Group Assignment: Poster Presentation - 30%
Students will be asked to design an experiment that tests a novel hypothesis related to one of the topic modules in this course. This experiment will be presented as a written research poster, and accompanied by a verbal presentation. This is a group assignment.
Minor Topic Knowledge Assessments (x 4) - 20% Overall
Students will complete a minor assessment at the conclusion of each topic module, which tests their knowledge of the topic. Administered via MyUni, the format of these questions might be multiple choice, short answer, or both.
Tutorial Attendance and Participation - 10% Overall
Students will receive 10% of their overall grade for attending the tutorials and participating in the activities. A short written task will be available to students who are not able to attend the tutorials.
SubmissionUnless otherwise noted, this course will follow the assessment submission guidelines for the School of Psychology.
• Assignments will be submitted electronically via MyUni.
• Assignments are due at 9am on Monday.
• A 24-hour “grace period” automatically applies to assignment submission. Assignments submitted before 9am Tuesday will not receive a late penalty.
• The late penalty is a deduction of -5% per day (including weekends).
• Extensions longer than 24 hours must be approved by the course coordinator.
• We aim to provide feedback and marks within 4 weeks of assignment submission.
- The Exam is scheduled during the end of semester exam period. The dotpoints above do not apply to the exam.
- Tutorial participation is assessed in, or slightly after, your tutorial class (and might not adhere to Monday due dates).
*Disclaimer: This information is provisional and subject to change. The course coordinator will advise you of the submission requirements at the start of the semester.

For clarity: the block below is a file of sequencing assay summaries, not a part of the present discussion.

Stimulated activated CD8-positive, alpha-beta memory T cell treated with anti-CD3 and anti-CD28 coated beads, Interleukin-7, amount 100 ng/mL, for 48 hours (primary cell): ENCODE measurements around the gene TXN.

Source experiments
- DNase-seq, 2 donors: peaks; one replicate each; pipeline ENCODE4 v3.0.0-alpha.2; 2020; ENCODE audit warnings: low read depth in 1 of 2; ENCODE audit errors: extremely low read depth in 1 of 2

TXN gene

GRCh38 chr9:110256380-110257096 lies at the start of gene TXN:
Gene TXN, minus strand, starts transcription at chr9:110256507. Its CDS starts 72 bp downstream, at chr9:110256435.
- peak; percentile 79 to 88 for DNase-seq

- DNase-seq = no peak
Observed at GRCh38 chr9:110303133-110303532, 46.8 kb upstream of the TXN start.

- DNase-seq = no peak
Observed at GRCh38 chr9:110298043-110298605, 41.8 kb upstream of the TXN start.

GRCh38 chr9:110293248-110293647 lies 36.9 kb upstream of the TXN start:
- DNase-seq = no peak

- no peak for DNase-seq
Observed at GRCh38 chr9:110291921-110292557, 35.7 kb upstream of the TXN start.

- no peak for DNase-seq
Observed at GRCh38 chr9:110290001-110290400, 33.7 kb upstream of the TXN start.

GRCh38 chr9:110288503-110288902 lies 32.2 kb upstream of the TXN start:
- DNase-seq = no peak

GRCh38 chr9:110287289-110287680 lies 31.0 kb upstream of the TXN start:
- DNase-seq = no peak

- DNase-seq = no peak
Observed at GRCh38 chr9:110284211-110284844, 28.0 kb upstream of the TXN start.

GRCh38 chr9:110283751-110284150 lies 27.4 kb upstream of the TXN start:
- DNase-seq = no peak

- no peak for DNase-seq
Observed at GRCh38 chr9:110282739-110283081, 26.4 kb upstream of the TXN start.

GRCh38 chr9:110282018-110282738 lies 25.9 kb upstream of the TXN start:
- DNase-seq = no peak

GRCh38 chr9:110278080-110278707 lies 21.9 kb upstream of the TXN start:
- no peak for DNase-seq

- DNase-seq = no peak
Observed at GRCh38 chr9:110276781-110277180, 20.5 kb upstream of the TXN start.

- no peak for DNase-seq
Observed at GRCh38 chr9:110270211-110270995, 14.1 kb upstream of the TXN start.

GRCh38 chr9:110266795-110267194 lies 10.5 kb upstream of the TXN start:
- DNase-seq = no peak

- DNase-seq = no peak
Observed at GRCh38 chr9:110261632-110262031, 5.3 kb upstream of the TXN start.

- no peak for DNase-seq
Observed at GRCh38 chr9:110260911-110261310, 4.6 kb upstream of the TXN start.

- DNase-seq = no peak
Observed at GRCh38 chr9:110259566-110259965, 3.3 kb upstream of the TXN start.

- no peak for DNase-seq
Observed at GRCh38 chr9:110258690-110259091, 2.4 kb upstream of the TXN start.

Grades for your performance in this course will be awarded in accordance with the following scheme:
M10 (Coursework Mark Scheme) Grade Mark Description FNS Fail No Submission F 1-49 Fail P 50-64 Pass C 65-74 Credit D 75-84 Distinction HD 85-100 High Distinction CN Continuing NFE No Formal Examination RP Result Pending
Further details of the grades/results can be obtained from Examinations.
Grade Descriptors are available which provide a general guide to the standard of work that is expected at each grade level. More information at Assessment for Coursework Programs.
Final results for this course will be made available through Access Adelaide.
The University places a high priority on approaches to learning and teaching that enhance the student experience. Feedback is sought from students in a variety of ways including on-going engagement with staff, the use of online discussion boards and the use of Student Experience of Learning and Teaching (SELT) surveys as well as GOS surveys and Program reviews.
SELTs are an important source of information to inform individual teaching practice, decisions about teaching duties, and course and program curriculum design. They enable the University to assess how effectively its learning environments and teaching practices facilitate student engagement and learning outcomes. Under the current SELT Policy (http://www.adelaide.edu.au/policies/101/) course SELTs are mandated and must be conducted at the conclusion of each term/semester/trimester for every course offering. Feedback on issues raised through course SELT surveys is made available to enrolled students through various resources (e.g. MyUni). In addition aggregated course SELT data is available.